Among ethnographic or anthropological filmmakers, France’s Jean Rouch was perhaps the only one to rival Margaret Mead and, to the extent that he qualified, Robert J. Flaherty. Horendi is an engrossing, hypnotic, exciting, and surprisingly moving documentation of a seven-day ritual in rhythm and dance, by which Songhai women in western Africa, possessed by spirits, come to terms with these spirits and make peace with them. The film, whose title means “to put on a ceremony or festival,” lasts 72 minutes, not a week; it captures the basic contours of the ritualized dance, officiated by a priest, that sets free two colorfully dressed women, who have been diagnosed as possessed, while a white-clad third woman is roped between them. Male musicians, beating on overturned, hollow wooden bowls, provide the music; the zima also is a man.
This is a pure dance film; there are no explanatory title-cards and no voiceover narration, introductory or otherwise: just dance. Rouch’s patient, distanced use of the camera ultimately gives way to some startling closeups of faces. Rouch keeps the air moving to match the women’s feet. The entire ceremony takes place outdoors.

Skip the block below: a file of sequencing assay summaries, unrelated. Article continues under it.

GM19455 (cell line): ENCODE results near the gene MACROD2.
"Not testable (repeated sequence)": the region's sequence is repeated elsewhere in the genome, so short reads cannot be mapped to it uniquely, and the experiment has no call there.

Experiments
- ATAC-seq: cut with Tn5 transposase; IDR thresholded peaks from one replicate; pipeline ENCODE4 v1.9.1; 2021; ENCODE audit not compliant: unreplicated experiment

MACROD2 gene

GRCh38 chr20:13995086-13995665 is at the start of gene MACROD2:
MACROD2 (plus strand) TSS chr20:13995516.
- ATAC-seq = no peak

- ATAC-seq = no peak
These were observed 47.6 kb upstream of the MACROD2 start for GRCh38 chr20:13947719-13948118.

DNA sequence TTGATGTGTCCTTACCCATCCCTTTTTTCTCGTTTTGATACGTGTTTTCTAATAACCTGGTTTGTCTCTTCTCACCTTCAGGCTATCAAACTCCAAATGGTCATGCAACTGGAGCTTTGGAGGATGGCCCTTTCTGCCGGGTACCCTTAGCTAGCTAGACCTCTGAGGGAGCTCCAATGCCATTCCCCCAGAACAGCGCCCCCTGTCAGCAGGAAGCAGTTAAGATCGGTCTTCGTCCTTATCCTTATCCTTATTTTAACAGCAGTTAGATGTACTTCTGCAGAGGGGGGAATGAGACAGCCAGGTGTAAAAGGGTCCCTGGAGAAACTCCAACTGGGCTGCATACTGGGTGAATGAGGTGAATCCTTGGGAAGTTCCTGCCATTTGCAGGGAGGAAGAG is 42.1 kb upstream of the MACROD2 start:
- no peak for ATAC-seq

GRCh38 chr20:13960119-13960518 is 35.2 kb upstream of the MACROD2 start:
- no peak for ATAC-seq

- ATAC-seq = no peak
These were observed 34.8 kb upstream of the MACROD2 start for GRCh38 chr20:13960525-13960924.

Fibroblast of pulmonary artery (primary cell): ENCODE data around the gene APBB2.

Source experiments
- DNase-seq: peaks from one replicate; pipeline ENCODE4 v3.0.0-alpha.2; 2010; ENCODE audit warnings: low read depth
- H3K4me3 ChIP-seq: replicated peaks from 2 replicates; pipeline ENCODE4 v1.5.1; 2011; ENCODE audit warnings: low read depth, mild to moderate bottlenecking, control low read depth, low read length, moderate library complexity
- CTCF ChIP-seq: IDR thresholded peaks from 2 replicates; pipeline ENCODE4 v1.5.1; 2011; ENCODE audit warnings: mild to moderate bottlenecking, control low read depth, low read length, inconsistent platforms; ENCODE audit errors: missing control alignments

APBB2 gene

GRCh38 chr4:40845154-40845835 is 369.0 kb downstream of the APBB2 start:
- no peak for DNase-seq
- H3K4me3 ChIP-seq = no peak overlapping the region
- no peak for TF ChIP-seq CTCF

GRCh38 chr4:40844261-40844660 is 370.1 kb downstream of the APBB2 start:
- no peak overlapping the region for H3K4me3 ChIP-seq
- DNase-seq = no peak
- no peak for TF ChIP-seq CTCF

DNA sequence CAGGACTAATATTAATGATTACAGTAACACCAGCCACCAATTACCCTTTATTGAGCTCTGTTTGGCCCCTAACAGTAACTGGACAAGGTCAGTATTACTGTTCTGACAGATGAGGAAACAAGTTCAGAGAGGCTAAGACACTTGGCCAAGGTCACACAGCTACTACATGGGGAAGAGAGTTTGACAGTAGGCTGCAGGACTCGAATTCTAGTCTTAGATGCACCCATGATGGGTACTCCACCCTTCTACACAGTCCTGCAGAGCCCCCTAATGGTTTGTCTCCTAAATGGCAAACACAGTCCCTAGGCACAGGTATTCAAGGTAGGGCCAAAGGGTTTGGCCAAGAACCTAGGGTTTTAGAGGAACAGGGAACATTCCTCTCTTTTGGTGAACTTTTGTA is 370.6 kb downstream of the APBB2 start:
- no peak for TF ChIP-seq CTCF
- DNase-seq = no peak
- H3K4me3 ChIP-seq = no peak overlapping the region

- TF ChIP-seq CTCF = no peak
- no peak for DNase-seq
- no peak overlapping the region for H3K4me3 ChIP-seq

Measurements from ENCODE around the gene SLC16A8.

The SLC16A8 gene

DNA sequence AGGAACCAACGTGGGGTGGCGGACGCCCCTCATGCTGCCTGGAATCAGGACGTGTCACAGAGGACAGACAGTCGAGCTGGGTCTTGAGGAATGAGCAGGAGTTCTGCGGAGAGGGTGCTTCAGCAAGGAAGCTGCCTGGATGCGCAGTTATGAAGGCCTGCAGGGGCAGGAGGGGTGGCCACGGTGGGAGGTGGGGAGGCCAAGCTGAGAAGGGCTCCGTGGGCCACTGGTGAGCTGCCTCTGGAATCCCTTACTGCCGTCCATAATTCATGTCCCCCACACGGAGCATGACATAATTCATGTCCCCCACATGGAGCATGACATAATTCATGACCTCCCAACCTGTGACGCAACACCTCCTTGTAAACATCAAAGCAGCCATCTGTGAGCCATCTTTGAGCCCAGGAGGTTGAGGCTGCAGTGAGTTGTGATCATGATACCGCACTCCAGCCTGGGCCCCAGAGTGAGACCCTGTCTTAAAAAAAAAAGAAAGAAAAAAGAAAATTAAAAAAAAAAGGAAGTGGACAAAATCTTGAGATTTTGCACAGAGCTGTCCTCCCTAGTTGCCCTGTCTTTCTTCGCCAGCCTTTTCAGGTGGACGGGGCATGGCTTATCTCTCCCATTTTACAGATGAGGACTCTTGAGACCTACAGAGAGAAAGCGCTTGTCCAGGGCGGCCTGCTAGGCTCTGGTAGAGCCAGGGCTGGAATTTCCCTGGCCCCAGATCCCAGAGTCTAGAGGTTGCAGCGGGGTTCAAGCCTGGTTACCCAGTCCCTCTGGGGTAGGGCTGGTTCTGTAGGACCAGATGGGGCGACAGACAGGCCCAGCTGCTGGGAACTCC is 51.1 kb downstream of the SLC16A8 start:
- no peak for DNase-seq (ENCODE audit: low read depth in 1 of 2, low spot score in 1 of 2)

The premise is that invasive spirits are strong and must be subdued and embraced; to reach an accord with them is to prove one’s own strength. I may be wrong, because I’m guessing, but it would appear that spirits target females only. One may recall that the Songhai are, historically at least, Islamic.